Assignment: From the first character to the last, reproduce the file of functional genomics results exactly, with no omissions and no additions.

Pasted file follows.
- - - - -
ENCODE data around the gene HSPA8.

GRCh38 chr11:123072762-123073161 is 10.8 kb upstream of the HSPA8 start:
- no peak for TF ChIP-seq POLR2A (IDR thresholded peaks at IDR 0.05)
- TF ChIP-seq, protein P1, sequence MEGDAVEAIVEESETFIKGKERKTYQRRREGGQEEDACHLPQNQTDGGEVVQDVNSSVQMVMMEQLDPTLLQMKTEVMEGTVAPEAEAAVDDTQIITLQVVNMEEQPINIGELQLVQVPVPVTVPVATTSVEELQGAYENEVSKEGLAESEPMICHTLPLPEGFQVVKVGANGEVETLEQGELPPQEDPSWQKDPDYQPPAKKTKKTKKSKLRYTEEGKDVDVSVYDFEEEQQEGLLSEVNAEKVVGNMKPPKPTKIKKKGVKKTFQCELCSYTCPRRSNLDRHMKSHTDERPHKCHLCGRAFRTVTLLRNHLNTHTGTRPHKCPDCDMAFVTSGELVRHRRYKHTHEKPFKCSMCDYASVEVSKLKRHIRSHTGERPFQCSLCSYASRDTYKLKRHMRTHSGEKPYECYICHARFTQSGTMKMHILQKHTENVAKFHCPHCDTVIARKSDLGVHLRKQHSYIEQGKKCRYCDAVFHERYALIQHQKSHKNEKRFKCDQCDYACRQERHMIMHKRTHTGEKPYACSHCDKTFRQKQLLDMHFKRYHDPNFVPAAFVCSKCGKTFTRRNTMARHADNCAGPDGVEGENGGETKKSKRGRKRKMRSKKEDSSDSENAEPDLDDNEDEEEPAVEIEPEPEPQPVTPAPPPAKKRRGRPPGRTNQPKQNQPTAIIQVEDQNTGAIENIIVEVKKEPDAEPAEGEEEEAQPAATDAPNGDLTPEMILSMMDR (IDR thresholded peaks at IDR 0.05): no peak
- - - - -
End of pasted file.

ENCODE data around the gene HSPA8.

GRCh38 chr11:123072762-123073161 is 10.8 kb upstream of the HSPA8 start:
- no peak for TF ChIP-seq POLR2A (IDR thresholded peaks at IDR 0.05)
- TF ChIP-seq, protein P1, sequence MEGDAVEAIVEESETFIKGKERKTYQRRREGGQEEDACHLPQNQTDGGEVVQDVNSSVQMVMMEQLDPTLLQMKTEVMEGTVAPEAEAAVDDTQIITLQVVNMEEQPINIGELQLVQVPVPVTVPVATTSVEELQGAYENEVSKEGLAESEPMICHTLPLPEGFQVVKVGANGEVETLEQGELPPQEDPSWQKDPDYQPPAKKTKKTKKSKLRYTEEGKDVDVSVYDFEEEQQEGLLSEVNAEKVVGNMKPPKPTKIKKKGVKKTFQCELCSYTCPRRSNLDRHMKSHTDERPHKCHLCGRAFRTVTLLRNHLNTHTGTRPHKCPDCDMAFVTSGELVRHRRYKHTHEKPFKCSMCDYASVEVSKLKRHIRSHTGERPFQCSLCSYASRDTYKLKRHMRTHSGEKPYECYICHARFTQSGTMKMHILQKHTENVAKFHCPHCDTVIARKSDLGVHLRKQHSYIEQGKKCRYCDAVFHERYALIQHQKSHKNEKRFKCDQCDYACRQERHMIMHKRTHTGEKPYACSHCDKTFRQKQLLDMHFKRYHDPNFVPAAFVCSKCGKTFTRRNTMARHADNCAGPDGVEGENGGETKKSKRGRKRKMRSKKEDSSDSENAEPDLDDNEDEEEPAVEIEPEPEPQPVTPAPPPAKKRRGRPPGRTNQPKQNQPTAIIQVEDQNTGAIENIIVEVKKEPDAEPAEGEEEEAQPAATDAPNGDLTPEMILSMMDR (IDR thresholded peaks at IDR 0.05): no peak